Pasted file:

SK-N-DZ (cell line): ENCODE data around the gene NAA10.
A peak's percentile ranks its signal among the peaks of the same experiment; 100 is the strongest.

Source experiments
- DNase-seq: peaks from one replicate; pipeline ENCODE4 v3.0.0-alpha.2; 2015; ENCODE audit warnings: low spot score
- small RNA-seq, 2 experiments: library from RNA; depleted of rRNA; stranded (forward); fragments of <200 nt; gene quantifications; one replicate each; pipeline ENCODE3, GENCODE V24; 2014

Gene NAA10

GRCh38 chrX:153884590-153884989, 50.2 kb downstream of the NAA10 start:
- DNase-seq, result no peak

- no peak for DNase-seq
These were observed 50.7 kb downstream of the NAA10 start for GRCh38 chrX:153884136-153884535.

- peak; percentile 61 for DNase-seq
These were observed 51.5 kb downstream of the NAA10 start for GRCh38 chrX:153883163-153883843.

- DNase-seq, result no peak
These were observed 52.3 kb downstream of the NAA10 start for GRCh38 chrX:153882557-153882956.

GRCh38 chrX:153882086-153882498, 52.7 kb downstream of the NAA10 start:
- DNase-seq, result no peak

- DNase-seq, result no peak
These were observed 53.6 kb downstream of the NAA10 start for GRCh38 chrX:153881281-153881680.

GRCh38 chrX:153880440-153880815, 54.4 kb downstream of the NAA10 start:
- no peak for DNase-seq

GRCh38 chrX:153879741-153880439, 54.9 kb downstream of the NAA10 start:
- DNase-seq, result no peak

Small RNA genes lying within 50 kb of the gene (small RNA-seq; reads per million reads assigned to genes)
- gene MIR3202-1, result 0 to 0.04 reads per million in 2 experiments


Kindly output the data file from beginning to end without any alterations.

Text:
SK-N-DZ (cell line): ENCODE data around the gene NAA10.
A peak's percentile ranks its signal among the peaks of the same experiment; 100 is the strongest.

Source experiments
- DNase-seq: peaks from one replicate; pipeline ENCODE4 v3.0.0-alpha.2; 2015; ENCODE audit warnings: low spot score
- small RNA-seq, 2 experiments: library from RNA; depleted of rRNA; stranded (forward); fragments of <200 nt; gene quantifications; one replicate each; pipeline ENCODE3, GENCODE V24; 2014

Gene NAA10

GRCh38 chrX:153884590-153884989, 50.2 kb downstream of the NAA10 start:
- DNase-seq, result no peak

- no peak for DNase-seq
These were observed 50.7 kb downstream of the NAA10 start for GRCh38 chrX:153884136-153884535.

- peak; percentile 61 for DNase-seq
These were observed 51.5 kb downstream of the NAA10 start for GRCh38 chrX:153883163-153883843.

- DNase-seq, result no peak
These were observed 52.3 kb downstream of the NAA10 start for GRCh38 chrX:153882557-153882956.

GRCh38 chrX:153882086-153882498, 52.7 kb downstream of the NAA10 start:
- DNase-seq, result no peak

- DNase-seq, result no peak
These were observed 53.6 kb downstream of the NAA10 start for GRCh38 chrX:153881281-153881680.

GRCh38 chrX:153880440-153880815, 54.4 kb downstream of the NAA10 start:
- no peak for DNase-seq

GRCh38 chrX:153879741-153880439, 54.9 kb downstream of the NAA10 start:
- DNase-seq, result no peak

Small RNA genes lying within 50 kb of the gene (small RNA-seq; reads per million reads assigned to genes)
- gene MIR3202-1, result 0 to 0.04 reads per million in 2 experiments